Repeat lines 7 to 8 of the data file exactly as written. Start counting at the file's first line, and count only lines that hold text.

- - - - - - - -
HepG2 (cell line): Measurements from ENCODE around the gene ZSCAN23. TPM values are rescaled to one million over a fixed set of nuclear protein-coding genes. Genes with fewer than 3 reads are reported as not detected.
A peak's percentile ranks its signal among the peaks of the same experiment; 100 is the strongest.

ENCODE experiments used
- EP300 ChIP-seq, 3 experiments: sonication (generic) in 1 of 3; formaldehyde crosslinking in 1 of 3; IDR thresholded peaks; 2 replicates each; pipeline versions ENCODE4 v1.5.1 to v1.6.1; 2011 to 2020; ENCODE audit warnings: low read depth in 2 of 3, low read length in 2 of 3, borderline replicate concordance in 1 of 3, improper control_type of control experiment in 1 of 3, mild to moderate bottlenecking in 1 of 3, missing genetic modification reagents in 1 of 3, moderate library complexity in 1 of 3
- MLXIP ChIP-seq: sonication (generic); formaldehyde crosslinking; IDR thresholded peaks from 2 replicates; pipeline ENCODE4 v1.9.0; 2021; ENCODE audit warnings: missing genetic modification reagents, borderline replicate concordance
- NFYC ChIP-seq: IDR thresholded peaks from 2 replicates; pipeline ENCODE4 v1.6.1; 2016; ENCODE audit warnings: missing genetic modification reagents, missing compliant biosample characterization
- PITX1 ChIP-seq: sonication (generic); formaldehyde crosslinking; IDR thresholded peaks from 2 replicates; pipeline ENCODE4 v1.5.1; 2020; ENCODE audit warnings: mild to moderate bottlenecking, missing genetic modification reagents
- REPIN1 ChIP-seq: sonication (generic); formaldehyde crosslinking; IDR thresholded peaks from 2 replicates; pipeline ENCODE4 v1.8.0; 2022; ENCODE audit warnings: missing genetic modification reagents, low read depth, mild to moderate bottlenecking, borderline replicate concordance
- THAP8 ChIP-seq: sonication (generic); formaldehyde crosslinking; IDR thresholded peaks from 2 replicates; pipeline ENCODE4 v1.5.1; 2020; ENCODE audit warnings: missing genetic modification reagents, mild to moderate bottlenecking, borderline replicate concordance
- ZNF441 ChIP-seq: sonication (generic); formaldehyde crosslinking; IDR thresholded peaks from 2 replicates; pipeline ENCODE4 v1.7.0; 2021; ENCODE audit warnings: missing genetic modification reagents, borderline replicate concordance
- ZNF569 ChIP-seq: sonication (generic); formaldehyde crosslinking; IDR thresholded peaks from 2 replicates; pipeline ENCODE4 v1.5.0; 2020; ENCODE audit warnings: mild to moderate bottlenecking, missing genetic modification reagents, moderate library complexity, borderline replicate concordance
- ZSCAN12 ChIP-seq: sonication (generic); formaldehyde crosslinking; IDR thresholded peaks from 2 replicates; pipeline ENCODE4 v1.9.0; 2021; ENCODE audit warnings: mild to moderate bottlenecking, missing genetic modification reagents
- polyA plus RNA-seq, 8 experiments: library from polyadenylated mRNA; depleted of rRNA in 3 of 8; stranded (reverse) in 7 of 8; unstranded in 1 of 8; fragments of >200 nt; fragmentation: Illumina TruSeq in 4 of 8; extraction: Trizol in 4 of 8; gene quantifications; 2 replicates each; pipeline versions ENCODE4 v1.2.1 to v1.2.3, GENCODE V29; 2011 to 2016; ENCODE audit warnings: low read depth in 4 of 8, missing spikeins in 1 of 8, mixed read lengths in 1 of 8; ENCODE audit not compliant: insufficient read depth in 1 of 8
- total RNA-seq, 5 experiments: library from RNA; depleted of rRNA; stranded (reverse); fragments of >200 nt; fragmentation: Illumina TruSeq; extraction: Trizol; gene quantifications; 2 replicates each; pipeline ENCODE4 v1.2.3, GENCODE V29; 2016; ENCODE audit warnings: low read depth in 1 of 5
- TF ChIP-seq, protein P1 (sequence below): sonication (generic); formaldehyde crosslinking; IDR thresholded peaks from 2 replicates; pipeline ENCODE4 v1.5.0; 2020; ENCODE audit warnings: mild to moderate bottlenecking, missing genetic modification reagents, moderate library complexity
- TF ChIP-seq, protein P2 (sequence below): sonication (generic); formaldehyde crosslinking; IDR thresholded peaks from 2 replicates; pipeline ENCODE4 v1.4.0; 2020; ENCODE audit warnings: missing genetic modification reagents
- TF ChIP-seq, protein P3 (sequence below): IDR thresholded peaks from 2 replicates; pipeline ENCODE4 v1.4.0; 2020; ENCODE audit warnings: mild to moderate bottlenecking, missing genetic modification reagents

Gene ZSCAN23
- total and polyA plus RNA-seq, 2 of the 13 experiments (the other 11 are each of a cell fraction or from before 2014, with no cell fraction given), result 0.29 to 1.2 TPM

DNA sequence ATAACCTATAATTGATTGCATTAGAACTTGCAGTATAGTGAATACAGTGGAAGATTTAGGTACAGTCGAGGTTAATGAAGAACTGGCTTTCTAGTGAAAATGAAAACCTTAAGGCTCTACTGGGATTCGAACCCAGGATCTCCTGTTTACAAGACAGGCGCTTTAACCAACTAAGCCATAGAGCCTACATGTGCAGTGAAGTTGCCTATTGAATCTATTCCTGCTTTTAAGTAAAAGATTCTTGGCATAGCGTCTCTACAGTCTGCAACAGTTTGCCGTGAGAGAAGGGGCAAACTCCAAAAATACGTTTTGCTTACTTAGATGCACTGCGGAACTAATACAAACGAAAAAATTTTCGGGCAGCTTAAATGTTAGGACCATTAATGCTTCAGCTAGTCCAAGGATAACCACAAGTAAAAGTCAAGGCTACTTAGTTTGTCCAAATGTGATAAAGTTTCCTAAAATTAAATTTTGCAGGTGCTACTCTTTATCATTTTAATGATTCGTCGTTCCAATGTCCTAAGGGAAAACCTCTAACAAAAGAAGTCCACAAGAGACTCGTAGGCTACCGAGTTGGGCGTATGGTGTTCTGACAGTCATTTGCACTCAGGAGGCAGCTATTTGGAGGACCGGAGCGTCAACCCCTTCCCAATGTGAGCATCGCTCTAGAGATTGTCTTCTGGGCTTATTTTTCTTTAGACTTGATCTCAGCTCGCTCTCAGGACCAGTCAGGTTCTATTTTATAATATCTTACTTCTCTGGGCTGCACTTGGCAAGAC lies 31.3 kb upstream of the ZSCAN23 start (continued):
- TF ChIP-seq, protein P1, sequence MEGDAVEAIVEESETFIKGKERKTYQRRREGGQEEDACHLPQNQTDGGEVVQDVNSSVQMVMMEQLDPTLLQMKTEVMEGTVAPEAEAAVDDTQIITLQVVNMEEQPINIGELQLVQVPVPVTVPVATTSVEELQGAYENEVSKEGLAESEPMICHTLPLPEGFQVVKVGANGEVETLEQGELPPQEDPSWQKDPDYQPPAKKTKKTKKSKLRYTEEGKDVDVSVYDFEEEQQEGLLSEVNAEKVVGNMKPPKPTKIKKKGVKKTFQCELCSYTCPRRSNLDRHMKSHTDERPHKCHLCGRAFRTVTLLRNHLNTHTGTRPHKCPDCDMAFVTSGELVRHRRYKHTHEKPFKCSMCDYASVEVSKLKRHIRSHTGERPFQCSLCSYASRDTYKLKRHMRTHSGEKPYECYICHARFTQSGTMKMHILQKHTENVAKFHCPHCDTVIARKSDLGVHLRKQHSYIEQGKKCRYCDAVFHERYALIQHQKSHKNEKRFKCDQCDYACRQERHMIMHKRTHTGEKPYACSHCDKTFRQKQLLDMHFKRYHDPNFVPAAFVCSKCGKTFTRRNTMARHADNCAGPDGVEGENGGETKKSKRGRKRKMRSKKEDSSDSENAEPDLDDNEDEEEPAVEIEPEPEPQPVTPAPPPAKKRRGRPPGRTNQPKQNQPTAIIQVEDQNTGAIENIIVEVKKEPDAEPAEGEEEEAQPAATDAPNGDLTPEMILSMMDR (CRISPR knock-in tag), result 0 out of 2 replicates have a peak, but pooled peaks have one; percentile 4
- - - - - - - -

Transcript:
- PITX1 ChIP-seq: sonication (generic); formaldehyde crosslinking; IDR thresholded peaks from 2 replicates; pipeline ENCODE4 v1.5.1; 2020; ENCODE audit warnings: mild to moderate bottlenecking, missing genetic modification reagents
- REPIN1 ChIP-seq: sonication (generic); formaldehyde crosslinking; IDR thresholded peaks from 2 replicates; pipeline ENCODE4 v1.8.0; 2022; ENCODE audit warnings: missing genetic modification reagents, low read depth, mild to moderate bottlenecking, borderline replicate concordance